Ford Falcon GT-HO Phase III: Australia's Greatest Muscle Car Series #2

Ford Falcon GT-HO Phase III Ford Falcon GT-HO Phase III Ford Falcon GT-HO Phase III
Ford Falcon GT-HO Phase III Ford Falcon GT-HO Phase III Ford Falcon GT-HO Phase III
Ford Falcon GT-HO Phase III Ford Falcon GT-HO Phase III Ford Falcon GT-HO Phase III
Ford Falcon GT-HO Phase III Ford Falcon GT-HO Phase III Ford Falcon GT-HO Phase III

The iconic Australian muscle car? We've put Ford's mighty Falcon Phase III on the second step of the podium


Ford Falcon GT-HO Phase III

Brutish good looks, a sexy if brief race history, seriously good performance and a recent sales record that makes the stock market look stable pretty much sums up Australia’s best-recognised muscle car.

The cynics will say the Phase III, which was essentially an homologation special put together specifically to win Bathurst in 1971, ain’t a whole lot more than a souped-up taxi. On the face of it, that’s true. But the reviewers of the day gave it a whole lot more credibility, with many rating it highly as a true GT car.

It also does a dis-service to the gradual development of the beast, which can be traced directly back to the original XR GT of 1967.

With the annual Bathurst endurance race gaining serious TV coverage and enormous publicity, Ford was one of several makers top re-assess the performance cars in their showrooms. The rules said the race was for production cars, with a modest minimum build or import number required.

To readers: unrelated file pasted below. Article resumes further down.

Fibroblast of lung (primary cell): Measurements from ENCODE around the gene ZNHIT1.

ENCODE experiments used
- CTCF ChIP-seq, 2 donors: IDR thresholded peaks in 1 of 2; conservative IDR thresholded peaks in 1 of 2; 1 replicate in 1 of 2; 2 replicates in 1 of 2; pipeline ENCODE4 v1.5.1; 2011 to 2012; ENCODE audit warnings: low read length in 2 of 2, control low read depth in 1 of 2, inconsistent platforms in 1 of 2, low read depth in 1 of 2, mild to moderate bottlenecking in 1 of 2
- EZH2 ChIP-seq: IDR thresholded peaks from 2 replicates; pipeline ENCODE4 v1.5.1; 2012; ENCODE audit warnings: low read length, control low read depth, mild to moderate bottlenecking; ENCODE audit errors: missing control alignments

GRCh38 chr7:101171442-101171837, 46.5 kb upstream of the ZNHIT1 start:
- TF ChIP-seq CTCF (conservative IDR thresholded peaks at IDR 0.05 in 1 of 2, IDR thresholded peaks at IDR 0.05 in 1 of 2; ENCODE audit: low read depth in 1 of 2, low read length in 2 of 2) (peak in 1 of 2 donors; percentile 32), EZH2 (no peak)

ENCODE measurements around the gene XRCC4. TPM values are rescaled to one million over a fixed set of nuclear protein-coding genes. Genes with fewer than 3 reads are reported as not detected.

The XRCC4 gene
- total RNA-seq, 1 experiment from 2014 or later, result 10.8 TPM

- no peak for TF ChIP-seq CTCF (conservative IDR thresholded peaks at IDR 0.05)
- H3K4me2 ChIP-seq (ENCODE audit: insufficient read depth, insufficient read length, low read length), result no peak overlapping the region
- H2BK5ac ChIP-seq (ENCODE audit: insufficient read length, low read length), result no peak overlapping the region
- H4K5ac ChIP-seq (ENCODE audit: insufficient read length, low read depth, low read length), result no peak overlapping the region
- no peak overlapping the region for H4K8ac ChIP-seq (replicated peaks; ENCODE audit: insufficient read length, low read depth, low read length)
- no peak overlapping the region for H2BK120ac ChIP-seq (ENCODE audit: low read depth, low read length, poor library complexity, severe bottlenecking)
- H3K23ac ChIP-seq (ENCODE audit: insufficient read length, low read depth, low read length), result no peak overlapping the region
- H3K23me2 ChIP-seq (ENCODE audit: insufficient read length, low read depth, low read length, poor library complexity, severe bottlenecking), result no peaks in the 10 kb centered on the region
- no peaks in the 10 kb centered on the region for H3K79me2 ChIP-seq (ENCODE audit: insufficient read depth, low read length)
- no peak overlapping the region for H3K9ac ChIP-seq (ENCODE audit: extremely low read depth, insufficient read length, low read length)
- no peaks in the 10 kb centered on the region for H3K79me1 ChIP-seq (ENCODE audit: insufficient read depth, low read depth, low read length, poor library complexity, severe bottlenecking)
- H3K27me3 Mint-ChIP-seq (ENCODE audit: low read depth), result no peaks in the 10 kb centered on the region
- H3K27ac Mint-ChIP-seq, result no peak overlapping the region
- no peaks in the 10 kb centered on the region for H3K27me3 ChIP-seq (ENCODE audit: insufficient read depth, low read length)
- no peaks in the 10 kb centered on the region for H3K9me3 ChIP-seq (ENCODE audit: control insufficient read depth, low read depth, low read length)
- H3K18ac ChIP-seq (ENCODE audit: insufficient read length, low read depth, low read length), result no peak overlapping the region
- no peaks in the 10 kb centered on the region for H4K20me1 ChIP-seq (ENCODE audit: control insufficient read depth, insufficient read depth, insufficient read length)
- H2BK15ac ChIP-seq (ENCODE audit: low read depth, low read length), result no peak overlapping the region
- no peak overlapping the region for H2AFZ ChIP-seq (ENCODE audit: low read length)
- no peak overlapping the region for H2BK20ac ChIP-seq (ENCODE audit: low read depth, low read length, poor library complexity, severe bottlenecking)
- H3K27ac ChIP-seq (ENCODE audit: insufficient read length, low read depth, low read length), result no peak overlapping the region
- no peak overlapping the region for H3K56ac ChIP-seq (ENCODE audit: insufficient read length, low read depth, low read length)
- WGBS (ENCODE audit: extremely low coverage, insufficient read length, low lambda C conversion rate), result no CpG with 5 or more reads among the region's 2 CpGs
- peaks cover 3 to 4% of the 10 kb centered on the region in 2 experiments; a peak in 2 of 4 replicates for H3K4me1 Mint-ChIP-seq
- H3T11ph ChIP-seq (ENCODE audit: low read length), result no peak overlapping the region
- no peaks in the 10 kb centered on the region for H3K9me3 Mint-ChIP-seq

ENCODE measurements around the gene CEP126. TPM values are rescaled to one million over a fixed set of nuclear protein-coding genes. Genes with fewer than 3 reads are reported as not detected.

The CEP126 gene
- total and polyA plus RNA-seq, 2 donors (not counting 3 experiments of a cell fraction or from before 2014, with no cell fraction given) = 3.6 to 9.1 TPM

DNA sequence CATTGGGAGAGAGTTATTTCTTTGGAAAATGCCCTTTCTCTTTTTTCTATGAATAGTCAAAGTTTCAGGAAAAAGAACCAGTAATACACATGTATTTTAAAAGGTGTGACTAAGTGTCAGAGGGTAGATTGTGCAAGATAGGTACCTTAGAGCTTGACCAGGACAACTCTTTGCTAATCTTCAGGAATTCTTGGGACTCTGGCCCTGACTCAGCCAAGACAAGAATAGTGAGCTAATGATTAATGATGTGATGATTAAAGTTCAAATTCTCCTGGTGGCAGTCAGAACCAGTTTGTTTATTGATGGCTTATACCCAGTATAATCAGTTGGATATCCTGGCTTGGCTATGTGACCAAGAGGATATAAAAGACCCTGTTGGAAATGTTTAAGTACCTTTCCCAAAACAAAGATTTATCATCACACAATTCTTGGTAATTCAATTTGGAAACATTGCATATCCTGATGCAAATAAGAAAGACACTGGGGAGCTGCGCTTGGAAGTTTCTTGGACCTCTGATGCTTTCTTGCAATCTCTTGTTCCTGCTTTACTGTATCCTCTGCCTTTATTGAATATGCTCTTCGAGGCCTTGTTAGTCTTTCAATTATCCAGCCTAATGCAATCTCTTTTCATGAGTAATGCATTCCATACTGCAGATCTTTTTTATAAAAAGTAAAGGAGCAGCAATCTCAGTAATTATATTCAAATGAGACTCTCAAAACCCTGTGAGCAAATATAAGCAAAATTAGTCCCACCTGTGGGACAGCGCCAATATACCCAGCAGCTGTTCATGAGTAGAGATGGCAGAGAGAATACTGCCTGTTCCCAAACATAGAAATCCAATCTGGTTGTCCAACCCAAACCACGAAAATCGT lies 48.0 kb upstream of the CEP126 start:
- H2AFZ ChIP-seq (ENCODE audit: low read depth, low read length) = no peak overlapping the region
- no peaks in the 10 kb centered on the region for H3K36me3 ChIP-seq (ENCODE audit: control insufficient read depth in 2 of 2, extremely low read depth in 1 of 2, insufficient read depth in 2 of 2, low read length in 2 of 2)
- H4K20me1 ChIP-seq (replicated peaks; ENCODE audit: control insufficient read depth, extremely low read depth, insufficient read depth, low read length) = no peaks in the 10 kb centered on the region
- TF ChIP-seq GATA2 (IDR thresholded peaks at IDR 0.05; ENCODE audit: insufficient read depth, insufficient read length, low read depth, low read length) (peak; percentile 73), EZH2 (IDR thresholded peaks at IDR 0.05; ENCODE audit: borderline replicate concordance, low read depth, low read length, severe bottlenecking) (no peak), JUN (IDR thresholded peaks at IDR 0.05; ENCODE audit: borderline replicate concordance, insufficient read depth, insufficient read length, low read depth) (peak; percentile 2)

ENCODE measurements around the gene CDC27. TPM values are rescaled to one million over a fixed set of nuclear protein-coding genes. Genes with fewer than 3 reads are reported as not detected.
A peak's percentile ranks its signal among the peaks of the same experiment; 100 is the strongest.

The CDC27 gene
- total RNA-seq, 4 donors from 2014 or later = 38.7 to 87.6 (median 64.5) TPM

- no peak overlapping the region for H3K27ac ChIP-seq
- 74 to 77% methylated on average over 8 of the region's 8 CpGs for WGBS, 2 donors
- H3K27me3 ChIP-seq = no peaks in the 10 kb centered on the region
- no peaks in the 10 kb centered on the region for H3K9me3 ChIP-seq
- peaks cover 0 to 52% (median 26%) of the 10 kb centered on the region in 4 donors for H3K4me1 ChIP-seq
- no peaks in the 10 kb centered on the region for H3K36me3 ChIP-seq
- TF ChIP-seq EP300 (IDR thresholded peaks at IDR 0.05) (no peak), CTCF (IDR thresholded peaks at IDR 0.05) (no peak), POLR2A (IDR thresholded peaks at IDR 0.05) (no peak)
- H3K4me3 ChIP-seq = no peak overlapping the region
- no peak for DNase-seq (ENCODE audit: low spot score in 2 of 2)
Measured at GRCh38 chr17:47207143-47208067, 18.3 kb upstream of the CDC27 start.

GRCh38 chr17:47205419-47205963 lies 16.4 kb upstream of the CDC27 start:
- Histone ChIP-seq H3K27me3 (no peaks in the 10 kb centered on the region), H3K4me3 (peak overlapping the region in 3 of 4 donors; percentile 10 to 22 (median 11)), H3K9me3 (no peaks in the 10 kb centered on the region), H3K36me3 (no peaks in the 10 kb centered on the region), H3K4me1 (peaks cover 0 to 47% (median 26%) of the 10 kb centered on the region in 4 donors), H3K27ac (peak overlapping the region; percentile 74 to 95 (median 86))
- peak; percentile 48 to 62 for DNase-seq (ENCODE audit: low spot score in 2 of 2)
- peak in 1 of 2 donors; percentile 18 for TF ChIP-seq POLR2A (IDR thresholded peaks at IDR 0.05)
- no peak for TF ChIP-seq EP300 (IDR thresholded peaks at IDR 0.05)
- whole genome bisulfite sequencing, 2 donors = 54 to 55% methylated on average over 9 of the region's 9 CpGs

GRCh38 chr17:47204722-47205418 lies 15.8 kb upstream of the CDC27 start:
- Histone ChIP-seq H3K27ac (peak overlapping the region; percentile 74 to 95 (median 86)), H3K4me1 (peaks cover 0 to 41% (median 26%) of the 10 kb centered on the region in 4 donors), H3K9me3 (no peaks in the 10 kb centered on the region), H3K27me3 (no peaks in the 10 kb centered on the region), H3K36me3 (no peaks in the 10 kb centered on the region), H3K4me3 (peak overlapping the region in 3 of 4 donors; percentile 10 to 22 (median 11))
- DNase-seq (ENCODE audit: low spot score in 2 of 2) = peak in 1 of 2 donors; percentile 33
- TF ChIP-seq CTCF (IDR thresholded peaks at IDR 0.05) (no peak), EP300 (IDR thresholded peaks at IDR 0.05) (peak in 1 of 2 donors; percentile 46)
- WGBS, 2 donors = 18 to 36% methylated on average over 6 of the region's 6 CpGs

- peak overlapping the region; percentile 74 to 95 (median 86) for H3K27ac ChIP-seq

That left the door open for a company like Ford to make a limited number of race specials, which in turn led to the first of the GT-HO (Handling Option) series. The 1969 XW Phase I sported stiffer than standard springs, shocks and roll bars, a 351 Windsor V8 rated at 300 horses thanks to a more performance-oriented carburetor.

In 1970, Phase II, another XW, came along but this time running a Clevelend 351 in the snout.

Move up to 1971 and the XY makes its presence felt, as the GT-HO Phase III, again with a Cleveland up front. Power output is still claimed to be ‘just’ 300 horses, but no-one believes it. A figure of around 370hp is nearer the mark, resulting in a 14.4 sec standing quarter and a top speed of 142mph (228km/h). In fact, it laid claim to being the fastest four-door sedan in the world. Oh, and it took the top three places at Bathurst with Ford hero Alan Moffat leading the charge.

"It was a great car on the open road," Moffat told Unique Cars some time ago. "It was one of the fastest, if not the fastest, mass-produced touring cars in the world. And for $5200 off the showroom floor! Why didn’t we buy 10 of them?"

Good question. With only 300 ever made, and plenty of cashed-up petrol-heads wanting one, the prices famously rose to around $700-880k. The cold water of the most recent global financial crisis quickly brought those numbers down to more realistic figures. Cliff Chambers value guide: One of Australia’s most important performance cars, but prices have been soft since 2009. Now looking at steady recovery. $240,000-500,000 (road cars)


Ford Falcon GT-HO Phase III

Production 1971-1972 300
Engine 5.8 V8
Power 224kW @ 5400rpm
Torque 515Nm @ 3400rpm
0-100km/h 6.8 0-400m 14.4
Gearbox 4-manual
Suspension Wishbones, coils (f); live axle, leaves (r)
Brakes Disc/drum
Value range $240,000-500,000 (road cars)


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